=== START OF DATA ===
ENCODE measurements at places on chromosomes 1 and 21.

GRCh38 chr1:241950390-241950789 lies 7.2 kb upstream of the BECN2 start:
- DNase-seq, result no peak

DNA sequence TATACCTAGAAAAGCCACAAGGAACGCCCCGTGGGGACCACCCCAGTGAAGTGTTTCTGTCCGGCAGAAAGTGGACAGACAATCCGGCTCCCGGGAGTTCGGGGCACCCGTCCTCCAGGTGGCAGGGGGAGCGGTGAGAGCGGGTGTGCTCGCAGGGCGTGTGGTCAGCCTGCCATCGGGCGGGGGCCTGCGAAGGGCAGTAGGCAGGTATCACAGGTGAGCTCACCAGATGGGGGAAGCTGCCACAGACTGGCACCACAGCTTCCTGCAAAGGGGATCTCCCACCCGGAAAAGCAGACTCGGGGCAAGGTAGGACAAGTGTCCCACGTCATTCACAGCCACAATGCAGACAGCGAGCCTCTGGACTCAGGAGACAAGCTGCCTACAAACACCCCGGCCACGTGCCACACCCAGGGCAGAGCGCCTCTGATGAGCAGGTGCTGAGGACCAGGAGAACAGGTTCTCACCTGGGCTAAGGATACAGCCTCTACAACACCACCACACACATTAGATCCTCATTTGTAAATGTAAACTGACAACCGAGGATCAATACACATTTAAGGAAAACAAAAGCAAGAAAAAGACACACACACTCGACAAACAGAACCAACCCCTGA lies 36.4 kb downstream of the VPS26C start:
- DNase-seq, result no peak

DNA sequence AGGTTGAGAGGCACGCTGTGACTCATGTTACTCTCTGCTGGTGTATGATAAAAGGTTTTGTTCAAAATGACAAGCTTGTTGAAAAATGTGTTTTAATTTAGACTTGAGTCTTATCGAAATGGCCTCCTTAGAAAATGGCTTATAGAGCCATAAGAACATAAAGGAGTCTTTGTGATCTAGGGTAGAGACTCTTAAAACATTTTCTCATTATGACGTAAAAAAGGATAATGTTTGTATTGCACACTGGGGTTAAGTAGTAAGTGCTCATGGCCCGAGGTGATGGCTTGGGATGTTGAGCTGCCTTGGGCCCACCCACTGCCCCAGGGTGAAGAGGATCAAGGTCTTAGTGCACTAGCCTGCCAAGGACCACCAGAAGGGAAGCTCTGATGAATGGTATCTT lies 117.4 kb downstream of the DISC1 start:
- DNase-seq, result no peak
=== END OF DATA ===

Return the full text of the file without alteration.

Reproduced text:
ENCODE measurements at places on chromosomes 1 and 21.

GRCh38 chr1:241950390-241950789 lies 7.2 kb upstream of the BECN2 start:
- DNase-seq, result no peak

DNA sequence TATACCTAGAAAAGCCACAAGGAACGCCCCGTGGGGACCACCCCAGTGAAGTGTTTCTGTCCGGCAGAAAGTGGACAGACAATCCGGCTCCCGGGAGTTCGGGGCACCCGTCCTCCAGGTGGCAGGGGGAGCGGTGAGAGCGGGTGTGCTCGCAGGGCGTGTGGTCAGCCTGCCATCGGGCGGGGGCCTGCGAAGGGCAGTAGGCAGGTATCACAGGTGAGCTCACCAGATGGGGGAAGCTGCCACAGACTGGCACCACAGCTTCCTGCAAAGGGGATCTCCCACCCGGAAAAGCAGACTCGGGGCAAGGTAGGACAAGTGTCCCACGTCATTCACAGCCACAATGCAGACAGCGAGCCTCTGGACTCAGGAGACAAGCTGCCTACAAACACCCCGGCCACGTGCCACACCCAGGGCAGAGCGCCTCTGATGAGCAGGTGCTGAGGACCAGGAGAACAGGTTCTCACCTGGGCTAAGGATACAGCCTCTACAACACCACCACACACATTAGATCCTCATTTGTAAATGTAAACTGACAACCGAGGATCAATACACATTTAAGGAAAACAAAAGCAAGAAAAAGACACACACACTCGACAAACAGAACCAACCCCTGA lies 36.4 kb downstream of the VPS26C start:
- DNase-seq, result no peak

DNA sequence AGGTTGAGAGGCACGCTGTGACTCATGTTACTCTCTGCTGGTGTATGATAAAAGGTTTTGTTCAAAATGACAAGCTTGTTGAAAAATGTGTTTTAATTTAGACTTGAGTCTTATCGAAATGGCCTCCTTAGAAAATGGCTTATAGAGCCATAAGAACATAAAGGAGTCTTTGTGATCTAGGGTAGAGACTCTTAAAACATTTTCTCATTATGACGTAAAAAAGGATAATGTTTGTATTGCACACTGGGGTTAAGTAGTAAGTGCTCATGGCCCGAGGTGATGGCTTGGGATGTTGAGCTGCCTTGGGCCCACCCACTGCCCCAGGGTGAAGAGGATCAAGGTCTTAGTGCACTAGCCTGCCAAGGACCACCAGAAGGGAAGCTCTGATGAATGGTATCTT lies 117.4 kb downstream of the DISC1 start:
- DNase-seq, result no peak